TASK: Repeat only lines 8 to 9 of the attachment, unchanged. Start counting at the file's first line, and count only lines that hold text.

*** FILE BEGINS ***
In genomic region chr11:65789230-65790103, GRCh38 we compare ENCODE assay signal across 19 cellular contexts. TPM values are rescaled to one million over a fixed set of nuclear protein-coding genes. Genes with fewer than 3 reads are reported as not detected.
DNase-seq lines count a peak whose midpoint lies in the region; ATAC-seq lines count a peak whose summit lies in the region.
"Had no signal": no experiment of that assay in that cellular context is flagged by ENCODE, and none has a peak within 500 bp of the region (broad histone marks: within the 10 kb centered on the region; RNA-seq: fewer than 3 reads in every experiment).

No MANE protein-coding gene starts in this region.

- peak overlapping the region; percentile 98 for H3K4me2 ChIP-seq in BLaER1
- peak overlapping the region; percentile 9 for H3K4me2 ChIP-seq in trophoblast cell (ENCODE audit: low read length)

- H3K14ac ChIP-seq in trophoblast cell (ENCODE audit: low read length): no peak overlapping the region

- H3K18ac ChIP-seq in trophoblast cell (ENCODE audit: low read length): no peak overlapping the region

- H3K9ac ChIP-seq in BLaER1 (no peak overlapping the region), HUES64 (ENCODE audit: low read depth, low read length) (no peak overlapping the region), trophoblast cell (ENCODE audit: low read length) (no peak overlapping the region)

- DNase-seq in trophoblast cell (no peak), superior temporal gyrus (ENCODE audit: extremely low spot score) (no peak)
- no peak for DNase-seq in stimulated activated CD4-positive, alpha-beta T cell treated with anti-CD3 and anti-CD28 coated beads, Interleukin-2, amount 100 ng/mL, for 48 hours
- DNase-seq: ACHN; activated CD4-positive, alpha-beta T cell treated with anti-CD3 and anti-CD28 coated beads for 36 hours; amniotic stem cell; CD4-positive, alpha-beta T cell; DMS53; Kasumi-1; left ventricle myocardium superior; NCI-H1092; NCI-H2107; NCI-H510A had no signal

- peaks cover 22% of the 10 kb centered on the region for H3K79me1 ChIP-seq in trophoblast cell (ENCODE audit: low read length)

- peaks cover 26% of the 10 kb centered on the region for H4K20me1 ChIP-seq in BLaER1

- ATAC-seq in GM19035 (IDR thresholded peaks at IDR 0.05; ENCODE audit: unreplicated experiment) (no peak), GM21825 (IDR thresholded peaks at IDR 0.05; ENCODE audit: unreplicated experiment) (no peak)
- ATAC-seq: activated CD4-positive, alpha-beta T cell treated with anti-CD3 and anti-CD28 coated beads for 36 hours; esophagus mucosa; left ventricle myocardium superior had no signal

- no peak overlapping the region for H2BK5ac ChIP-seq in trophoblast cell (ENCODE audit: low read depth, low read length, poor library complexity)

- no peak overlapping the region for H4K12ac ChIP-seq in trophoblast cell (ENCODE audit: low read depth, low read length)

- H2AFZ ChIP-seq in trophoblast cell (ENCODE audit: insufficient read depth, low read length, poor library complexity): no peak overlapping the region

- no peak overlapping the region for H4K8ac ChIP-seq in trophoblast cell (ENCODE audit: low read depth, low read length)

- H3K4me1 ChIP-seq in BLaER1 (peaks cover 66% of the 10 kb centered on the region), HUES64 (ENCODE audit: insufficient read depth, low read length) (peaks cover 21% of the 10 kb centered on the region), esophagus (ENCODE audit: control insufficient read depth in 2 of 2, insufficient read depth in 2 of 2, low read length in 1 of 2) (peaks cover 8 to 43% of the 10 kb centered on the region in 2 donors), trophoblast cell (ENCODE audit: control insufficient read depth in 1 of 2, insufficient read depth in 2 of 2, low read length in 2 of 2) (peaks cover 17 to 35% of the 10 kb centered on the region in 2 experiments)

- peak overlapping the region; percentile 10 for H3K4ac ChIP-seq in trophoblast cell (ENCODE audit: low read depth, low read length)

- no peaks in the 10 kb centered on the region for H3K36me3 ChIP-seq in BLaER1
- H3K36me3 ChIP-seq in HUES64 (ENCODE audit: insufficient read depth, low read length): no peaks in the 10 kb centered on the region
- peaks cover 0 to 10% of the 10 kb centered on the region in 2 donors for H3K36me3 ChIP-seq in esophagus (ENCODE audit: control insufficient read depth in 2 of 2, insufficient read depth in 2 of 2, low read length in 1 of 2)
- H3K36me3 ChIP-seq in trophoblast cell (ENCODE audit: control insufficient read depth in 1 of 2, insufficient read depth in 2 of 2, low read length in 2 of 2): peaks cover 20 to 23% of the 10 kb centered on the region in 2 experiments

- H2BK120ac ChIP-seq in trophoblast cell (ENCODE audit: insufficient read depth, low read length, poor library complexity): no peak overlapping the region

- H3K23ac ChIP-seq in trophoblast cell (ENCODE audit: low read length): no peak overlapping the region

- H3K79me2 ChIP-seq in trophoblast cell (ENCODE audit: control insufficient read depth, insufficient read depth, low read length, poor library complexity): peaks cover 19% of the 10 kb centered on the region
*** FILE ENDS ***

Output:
- H3K18ac ChIP-seq in trophoblast cell (ENCODE audit: low read length): no peak overlapping the region

- H3K9ac ChIP-seq in BLaER1 (no peak overlapping the region), HUES64 (ENCODE audit: low read depth, low read length) (no peak overlapping the region), trophoblast cell (ENCODE audit: low read length) (no peak overlapping the region)